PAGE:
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<< News >>

National News

Wednesday, 12 March, 2008 11:43 PM

Trace Adkins Joins Civil War Preservation Trust to Unveil Report on Endangered Battlefields

Country music phenomenon Trace Adkins, descendant of a Civil War solider, helps unveil report identifying America's most endangered battlefields

 

WASHINGTON -- At a news conference this morning, the Civil War Preservation Trust (CWPT) unveiled its annual report on the status of the nation's historic battlegrounds. The report, entitled History Under Siege, identifies the most threatened Civil War sites in the United States.

According to CWPT President James Lighthizer, the report outlines steps that can be taken to rescue threatened Civil War sites.

Joining Lighthizer at the news conference announcing the report was country music star Trace Adkins, whose great-great-grandfather was wounded and taken prisoner at Vicksburg, Miss. "I've been a Civil War enthusiast all my life," Adkins said. "When I visited the battlefield in Vicksburg and stood in a trench where my great-great-granddaddy stood, tears came to my eyes. As a father of five, I believe it is critical that I protect a legacy that belongs not just to my family but to our entire nation."

The History Under Siege report is composed of two parts. The first presents the 10 most endangered battlefields in the nation. The second briefly describes 15 additional "at risk" sites. The following battlefields were selected for the top 10 based on geographic location, military significance, and the immediacy of current threats:

Antietam, Md., Sept. 17, 1862: Antietam was the bloodiest day in American history. The largely pristine battlefield is threatened by a cell tower proposal that could be seen from most of the field.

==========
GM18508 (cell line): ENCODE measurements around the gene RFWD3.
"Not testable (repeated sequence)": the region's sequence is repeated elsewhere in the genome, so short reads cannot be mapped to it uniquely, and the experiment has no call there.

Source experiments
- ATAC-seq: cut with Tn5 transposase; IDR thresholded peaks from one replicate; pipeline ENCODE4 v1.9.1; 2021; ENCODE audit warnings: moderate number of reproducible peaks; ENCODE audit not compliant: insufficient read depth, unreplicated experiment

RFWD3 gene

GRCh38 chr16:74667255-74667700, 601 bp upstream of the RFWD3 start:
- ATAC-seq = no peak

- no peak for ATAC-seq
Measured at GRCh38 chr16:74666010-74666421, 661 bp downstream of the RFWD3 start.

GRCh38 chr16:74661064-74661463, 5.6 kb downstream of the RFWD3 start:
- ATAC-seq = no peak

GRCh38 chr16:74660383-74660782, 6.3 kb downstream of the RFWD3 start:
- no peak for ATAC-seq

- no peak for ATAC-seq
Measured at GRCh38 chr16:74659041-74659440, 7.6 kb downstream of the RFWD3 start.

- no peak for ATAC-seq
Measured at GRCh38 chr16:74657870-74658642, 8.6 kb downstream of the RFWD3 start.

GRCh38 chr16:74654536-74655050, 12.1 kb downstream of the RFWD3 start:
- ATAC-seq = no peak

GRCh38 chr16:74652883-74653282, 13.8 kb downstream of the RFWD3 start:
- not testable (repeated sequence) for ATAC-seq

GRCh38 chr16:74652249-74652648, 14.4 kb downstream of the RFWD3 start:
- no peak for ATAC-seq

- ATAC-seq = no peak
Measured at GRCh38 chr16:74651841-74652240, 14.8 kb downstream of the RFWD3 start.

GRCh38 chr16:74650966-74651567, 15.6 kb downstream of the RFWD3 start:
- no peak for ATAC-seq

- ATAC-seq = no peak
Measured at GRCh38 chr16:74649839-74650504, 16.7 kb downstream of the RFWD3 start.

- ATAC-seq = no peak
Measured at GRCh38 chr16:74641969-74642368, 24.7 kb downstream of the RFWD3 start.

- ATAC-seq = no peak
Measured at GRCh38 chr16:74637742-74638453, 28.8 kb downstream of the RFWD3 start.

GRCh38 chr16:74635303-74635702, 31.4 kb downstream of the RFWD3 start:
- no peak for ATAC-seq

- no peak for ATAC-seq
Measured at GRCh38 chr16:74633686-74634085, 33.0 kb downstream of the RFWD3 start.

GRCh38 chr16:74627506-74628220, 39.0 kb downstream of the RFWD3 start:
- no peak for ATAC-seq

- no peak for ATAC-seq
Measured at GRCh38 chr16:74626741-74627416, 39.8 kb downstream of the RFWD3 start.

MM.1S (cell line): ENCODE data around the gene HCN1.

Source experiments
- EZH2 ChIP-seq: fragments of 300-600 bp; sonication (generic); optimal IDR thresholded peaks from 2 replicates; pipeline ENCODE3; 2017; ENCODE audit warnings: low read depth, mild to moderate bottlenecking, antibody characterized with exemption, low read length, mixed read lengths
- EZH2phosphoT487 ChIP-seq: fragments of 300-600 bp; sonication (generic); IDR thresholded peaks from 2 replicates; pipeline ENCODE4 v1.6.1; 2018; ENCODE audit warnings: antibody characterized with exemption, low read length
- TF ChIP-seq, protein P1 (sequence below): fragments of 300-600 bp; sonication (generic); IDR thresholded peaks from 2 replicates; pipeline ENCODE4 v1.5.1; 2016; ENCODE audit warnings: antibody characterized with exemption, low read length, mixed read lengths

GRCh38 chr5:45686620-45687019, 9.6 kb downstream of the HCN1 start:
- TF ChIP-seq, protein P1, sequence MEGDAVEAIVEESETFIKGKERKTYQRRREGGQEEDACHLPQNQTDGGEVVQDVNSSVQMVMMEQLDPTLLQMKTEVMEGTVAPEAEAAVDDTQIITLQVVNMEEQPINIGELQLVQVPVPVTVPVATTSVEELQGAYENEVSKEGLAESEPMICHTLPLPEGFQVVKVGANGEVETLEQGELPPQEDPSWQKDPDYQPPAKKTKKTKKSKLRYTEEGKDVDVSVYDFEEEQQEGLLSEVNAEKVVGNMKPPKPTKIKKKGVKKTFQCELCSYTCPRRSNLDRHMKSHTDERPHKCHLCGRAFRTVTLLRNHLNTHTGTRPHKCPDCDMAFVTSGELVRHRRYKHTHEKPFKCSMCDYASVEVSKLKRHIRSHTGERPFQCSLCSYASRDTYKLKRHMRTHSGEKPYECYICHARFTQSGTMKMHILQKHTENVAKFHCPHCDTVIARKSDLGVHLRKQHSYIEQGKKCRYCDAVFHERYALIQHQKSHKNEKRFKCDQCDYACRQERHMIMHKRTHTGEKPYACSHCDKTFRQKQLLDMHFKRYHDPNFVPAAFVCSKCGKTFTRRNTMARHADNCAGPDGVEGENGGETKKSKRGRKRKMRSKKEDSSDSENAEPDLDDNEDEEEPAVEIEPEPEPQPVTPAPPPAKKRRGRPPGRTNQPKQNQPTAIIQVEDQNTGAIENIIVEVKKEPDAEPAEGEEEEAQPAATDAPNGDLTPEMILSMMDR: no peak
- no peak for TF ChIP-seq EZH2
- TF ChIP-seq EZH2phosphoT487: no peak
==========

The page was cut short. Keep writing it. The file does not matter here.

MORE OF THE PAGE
Cedar Creek, Va., Oct. 19, 1864: Cedar Creek ended Confederate control of the Shenandoah Valley. Today the site is threatened by an expanding limestone quarry and improvements to a highway interchange.

Cold Harbor, Va., May 31 - June 12, 1864: Changes to the Hanover County Comprehensive Plan have doubled the allowable zoning density on parts of this battlefield.

Hunterstown, Pa., July 2, 1863: Often referred to as Gettysburg's "North Cavalry Field," Hunterstown is just one example of the rapid, unchecked growth that plagues Adams County.

Monocacy, Md., July 9, 1864: Known as the "battle that saved Washington," Monocacy is threatened by a proposed waste-to-energy facility, the widening of a highway bisecting the battlefield and proposed electric transmission corridors.

Natural Bridge, Fla., March 6, 1865: This battle kept Tallahassee out of Union hands. Just seven acres of this Sunshine State battlefield are protected.

Perryville, Oct. 8, 1862: The largest battle fought in Kentucky ensured Union control of the Bluegrass State. The last agriculturally zoned land in city limits was recently rezoned for highway commercial.

Prairie Grove, Ark., Dec. 7, 1862: Prairie Grove faces an uncertain future due to rapid population growth in what was once a quiet corner of the state.

Savannah, Ga., Dec. 10- 22, 1864: As new houses, commercial establishments and roads are built, the 1864 defenses, scattered throughout the suburbs of Savannah, are in danger of being lost.

Spring Hill, Tenn., Nov. 29, 1864: Spring Hill, the precursor to the South's disastrous defeat at nearby Franklin, is today threatened with some of the most rapid, unchecked development in the nation.

CWPT is dedicated to preserving our nation's remaining Civil War battlefields. CWPT's website is located at www.civilwar.org

Source: Civil War Preservation Trust

 

 

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